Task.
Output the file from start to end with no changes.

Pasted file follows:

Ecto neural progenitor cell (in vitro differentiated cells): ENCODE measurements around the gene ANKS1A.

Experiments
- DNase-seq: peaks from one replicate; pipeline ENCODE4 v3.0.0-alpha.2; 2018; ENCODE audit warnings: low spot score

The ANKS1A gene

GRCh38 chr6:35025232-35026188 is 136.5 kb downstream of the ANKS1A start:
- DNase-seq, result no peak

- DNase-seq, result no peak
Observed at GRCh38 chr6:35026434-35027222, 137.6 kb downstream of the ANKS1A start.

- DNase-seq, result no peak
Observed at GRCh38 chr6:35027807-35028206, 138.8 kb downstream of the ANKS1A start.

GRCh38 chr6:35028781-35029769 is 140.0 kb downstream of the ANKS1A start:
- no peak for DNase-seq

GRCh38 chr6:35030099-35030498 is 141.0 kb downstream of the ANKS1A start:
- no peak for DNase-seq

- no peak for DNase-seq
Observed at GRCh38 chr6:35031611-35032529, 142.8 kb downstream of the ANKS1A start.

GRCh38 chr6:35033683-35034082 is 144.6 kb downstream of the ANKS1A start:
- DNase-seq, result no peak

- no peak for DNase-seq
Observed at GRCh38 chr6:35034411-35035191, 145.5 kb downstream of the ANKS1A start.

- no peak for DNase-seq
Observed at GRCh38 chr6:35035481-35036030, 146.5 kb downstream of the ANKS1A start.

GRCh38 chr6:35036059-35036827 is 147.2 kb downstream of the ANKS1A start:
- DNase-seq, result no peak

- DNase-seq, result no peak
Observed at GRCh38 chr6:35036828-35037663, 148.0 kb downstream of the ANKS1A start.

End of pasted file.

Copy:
Ecto neural progenitor cell (in vitro differentiated cells): ENCODE measurements around the gene ANKS1A.

Experiments
- DNase-seq: peaks from one replicate; pipeline ENCODE4 v3.0.0-alpha.2; 2018; ENCODE audit warnings: low spot score

The ANKS1A gene

GRCh38 chr6:35025232-35026188 is 136.5 kb downstream of the ANKS1A start:
- DNase-seq, result no peak

- DNase-seq, result no peak
Observed at GRCh38 chr6:35026434-35027222, 137.6 kb downstream of the ANKS1A start.

- DNase-seq, result no peak
Observed at GRCh38 chr6:35027807-35028206, 138.8 kb downstream of the ANKS1A start.

GRCh38 chr6:35028781-35029769 is 140.0 kb downstream of the ANKS1A start:
- no peak for DNase-seq

GRCh38 chr6:35030099-35030498 is 141.0 kb downstream of the ANKS1A start:
- no peak for DNase-seq

- no peak for DNase-seq
Observed at GRCh38 chr6:35031611-35032529, 142.8 kb downstream of the ANKS1A start.

GRCh38 chr6:35033683-35034082 is 144.6 kb downstream of the ANKS1A start:
- DNase-seq, result no peak

- no peak for DNase-seq
Observed at GRCh38 chr6:35034411-35035191, 145.5 kb downstream of the ANKS1A start.

- no peak for DNase-seq
Observed at GRCh38 chr6:35035481-35036030, 146.5 kb downstream of the ANKS1A start.

GRCh38 chr6:35036059-35036827 is 147.2 kb downstream of the ANKS1A start:
- DNase-seq, result no peak

- DNase-seq, result no peak
Observed at GRCh38 chr6:35036828-35037663, 148.0 kb downstream of the ANKS1A start.